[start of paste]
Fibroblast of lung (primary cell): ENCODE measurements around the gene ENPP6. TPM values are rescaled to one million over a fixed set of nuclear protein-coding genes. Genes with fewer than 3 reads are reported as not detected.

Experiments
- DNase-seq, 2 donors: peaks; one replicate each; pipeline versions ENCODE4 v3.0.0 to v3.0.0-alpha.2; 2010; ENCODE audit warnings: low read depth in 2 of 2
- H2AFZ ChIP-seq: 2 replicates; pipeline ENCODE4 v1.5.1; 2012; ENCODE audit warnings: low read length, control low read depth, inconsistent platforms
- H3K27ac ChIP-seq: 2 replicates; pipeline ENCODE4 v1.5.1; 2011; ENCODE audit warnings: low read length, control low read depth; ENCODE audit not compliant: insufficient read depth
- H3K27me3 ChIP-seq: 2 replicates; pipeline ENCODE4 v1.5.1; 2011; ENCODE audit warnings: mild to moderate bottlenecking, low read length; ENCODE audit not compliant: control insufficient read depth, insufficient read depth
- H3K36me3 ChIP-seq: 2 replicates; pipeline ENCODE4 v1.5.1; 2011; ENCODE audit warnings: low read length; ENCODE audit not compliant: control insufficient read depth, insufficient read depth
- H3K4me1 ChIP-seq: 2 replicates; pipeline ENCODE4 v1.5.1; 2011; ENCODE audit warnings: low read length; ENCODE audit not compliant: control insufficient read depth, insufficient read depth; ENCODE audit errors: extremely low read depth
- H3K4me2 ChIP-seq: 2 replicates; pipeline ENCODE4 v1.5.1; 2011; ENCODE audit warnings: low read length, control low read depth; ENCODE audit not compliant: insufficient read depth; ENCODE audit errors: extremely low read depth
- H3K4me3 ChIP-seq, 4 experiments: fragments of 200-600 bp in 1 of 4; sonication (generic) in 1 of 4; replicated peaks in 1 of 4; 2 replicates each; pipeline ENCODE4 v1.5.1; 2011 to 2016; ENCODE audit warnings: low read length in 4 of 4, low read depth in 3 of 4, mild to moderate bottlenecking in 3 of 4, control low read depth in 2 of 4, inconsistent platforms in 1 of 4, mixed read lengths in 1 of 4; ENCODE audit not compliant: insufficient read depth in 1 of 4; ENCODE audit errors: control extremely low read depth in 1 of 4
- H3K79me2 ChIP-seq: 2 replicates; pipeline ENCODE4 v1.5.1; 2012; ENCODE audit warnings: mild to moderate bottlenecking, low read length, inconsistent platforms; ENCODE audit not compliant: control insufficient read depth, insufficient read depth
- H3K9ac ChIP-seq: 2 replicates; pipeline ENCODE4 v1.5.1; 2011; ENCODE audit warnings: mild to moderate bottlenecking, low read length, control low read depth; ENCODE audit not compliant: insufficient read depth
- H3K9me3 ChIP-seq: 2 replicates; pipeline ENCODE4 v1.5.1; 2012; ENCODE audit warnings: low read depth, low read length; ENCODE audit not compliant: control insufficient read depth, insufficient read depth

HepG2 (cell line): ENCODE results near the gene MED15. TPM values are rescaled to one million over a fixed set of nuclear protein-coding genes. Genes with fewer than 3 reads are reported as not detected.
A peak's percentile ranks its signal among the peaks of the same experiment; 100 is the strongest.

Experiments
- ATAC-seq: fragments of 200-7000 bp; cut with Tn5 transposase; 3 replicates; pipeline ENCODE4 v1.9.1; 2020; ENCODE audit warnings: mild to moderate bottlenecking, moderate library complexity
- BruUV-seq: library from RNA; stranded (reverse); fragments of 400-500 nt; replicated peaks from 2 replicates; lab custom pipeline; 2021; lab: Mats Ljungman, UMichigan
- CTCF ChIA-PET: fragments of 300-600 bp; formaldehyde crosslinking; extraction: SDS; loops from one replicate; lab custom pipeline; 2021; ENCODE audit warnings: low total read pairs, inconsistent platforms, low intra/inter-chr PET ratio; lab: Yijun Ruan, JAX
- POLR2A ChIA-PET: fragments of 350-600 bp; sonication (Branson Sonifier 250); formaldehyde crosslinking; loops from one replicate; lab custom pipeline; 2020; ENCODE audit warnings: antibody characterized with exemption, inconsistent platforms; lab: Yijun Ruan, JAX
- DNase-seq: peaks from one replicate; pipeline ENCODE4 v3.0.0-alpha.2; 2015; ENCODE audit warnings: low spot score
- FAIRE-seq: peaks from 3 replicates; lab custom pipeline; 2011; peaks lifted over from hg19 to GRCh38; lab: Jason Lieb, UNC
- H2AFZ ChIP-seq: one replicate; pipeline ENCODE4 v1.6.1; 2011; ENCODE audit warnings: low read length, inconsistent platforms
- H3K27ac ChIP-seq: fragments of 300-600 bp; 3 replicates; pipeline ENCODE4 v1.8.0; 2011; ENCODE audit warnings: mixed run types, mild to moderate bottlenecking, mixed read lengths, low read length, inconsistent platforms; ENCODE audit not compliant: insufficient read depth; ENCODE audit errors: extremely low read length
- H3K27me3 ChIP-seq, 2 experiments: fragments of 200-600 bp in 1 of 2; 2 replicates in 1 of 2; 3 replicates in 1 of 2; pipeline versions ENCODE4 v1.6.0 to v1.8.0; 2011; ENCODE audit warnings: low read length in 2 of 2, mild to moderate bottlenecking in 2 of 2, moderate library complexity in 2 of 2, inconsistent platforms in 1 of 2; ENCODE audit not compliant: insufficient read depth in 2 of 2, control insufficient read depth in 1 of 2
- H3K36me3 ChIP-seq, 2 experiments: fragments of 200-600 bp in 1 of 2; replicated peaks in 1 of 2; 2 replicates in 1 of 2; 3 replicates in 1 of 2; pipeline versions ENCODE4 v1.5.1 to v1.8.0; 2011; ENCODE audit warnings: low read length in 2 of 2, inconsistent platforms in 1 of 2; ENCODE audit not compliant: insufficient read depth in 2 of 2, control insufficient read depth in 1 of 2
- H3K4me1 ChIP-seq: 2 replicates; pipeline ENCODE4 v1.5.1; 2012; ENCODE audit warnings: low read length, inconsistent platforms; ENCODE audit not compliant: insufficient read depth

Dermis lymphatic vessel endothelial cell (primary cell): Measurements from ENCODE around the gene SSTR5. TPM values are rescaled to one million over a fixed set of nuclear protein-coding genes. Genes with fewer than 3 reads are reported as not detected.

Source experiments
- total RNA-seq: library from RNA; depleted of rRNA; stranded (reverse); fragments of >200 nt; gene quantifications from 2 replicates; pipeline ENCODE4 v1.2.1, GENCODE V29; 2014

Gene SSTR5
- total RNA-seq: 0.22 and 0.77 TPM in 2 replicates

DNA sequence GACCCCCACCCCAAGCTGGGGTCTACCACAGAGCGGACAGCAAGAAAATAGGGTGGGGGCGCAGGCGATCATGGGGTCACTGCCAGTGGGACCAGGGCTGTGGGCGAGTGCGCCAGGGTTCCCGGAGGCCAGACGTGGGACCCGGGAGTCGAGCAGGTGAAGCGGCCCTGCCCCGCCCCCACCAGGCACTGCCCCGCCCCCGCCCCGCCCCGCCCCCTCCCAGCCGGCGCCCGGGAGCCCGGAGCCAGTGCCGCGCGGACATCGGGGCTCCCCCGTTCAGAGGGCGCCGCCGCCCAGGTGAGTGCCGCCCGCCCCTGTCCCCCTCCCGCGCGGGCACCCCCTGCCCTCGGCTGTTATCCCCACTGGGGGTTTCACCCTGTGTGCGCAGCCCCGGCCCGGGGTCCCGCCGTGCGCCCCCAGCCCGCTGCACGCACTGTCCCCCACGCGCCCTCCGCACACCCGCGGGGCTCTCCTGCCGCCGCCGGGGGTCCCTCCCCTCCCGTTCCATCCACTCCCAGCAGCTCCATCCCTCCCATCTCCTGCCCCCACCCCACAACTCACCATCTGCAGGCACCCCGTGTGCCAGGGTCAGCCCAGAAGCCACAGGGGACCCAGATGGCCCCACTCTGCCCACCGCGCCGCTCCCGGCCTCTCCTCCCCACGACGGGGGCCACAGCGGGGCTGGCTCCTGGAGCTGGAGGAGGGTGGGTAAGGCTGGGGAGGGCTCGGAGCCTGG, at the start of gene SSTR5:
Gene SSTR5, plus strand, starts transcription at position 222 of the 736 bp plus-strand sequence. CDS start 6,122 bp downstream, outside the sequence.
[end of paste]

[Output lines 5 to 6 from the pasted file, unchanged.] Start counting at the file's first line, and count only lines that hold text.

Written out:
- H3K27ac ChIP-seq: 2 replicates; pipeline ENCODE4 v1.5.1; 2011; ENCODE audit warnings: low read length, control low read depth; ENCODE audit not compliant: insufficient read depth
- H3K27me3 ChIP-seq: 2 replicates; pipeline ENCODE4 v1.5.1; 2011; ENCODE audit warnings: mild to moderate bottlenecking, low read length; ENCODE audit not compliant: control insufficient read depth, insufficient read depth